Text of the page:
That is right, I admonished myself. Chloe drinks green tea. No wonder she did not want to go out for a coffee.
Kevin Berry is an indie author. His particular niche is writing Aspie New Adult contemporary novels set in an earthquake zone. The first of these is STIM, published in October 2013.
His first novels, co-written with Diane Berry, are Dragons Away!, Growing Disenchantments and Fountain of Forever (humorous fantasy). These are available as paperbacks and ebooks at Amazon and elsewhere.
Why negative reviews aren’t bad
Let’s face it. Every author gets mixed reviews, even (and perhaps especially) the top bestsellers. Just like we’re not all attracted to the same kind of people, we don’t all like the same kind of books.
Most readers know this. And a negative review, if constructively written, can help them decide to buy your book, because whatever the reviewer didn’t like might be exactly what the next reader does like in a book. The only negative reviews that don’t help are one like ‘This book sucks’ that tell you nothing about it.
Of course, every author likes to get lots of good reviews and 4 or 5-star ratings, but even those can be misleading. It’s said that reviewers on Goodreads are harsher than those on Amazon, for instance. Individually, some people might give very few books a 5-star rating, but others might give every book they like a 5-star rating. It’s hard to compare.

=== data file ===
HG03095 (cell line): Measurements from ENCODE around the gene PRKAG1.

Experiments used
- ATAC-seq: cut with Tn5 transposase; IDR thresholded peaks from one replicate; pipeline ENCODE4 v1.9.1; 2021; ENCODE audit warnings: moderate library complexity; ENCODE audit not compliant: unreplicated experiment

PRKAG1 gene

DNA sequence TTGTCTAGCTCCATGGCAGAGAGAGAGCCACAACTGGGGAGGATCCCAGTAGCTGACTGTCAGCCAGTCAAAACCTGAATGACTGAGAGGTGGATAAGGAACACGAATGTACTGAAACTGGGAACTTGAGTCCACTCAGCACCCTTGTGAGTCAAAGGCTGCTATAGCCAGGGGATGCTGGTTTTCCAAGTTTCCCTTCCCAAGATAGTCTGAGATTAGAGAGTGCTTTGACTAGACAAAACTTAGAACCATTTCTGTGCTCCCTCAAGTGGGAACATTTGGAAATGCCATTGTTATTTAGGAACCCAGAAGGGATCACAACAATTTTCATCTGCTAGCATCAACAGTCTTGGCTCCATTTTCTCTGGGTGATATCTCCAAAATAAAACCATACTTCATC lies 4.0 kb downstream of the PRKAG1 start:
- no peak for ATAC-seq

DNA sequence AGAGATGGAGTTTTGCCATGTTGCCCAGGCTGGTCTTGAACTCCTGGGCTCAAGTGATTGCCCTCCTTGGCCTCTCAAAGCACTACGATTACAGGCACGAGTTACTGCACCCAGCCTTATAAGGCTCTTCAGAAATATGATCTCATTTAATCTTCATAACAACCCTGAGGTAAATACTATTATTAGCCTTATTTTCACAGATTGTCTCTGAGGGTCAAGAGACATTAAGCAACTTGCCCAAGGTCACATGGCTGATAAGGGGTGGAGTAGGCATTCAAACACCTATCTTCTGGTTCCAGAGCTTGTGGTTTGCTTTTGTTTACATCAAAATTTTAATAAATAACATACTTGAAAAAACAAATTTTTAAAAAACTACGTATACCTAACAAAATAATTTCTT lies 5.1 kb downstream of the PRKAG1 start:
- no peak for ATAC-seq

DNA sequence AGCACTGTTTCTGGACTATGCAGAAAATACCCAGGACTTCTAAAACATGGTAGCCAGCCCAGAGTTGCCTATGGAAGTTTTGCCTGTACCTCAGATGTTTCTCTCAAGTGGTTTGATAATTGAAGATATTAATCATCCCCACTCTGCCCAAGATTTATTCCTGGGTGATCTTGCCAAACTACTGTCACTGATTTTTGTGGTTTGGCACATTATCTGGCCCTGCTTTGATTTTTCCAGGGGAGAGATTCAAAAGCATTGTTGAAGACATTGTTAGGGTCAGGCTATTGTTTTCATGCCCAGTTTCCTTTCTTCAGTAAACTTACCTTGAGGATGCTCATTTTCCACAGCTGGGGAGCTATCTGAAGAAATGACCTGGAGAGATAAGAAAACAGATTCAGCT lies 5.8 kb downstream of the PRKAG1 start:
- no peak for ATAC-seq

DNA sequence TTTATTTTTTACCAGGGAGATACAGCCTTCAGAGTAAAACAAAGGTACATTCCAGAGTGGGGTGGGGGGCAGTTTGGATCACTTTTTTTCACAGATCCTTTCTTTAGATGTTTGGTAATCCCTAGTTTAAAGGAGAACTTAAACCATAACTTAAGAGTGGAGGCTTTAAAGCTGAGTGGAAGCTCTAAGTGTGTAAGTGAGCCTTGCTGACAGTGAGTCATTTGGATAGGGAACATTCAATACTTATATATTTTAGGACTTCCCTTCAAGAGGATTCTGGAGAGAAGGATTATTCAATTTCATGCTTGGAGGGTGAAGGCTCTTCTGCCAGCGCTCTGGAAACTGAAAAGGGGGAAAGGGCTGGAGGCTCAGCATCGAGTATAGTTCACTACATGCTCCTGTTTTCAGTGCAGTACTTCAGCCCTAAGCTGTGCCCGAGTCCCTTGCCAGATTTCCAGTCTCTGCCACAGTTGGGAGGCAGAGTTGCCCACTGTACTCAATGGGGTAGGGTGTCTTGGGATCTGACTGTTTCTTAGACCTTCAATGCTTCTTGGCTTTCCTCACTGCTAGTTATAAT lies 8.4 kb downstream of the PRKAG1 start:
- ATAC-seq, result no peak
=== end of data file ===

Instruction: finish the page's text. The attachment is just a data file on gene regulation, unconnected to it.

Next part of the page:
Even the overall rating can be misleading as to how good a book is going to be for you individually. Here’s why. Imagine two books: the first is a well-written, but run-of-the-mill, novel that nearly everyone likes, with mostly 4-star ratings and a few 3-star and 5-star ratings to give a 4.0 rating overall. The other book is different, and half of the readers don’t ‘get’ it and don’t like it (and give it a 2-star rating), and the other half really love it and give it a 5-star rating. The overall rating for the second book would be 3.5, well below the first book, even though half of the people who read it gave it 5 stars, and half of new readers would like it at least as much as the first book. In this case, it comes down to a choice between a book you’ll probably like and a book you’ll either love or hate.
What is probably more important in choosing a book is the ratio of 5-star ratings to the total, or whether people who appear to like the same kind of books as you liked it or not.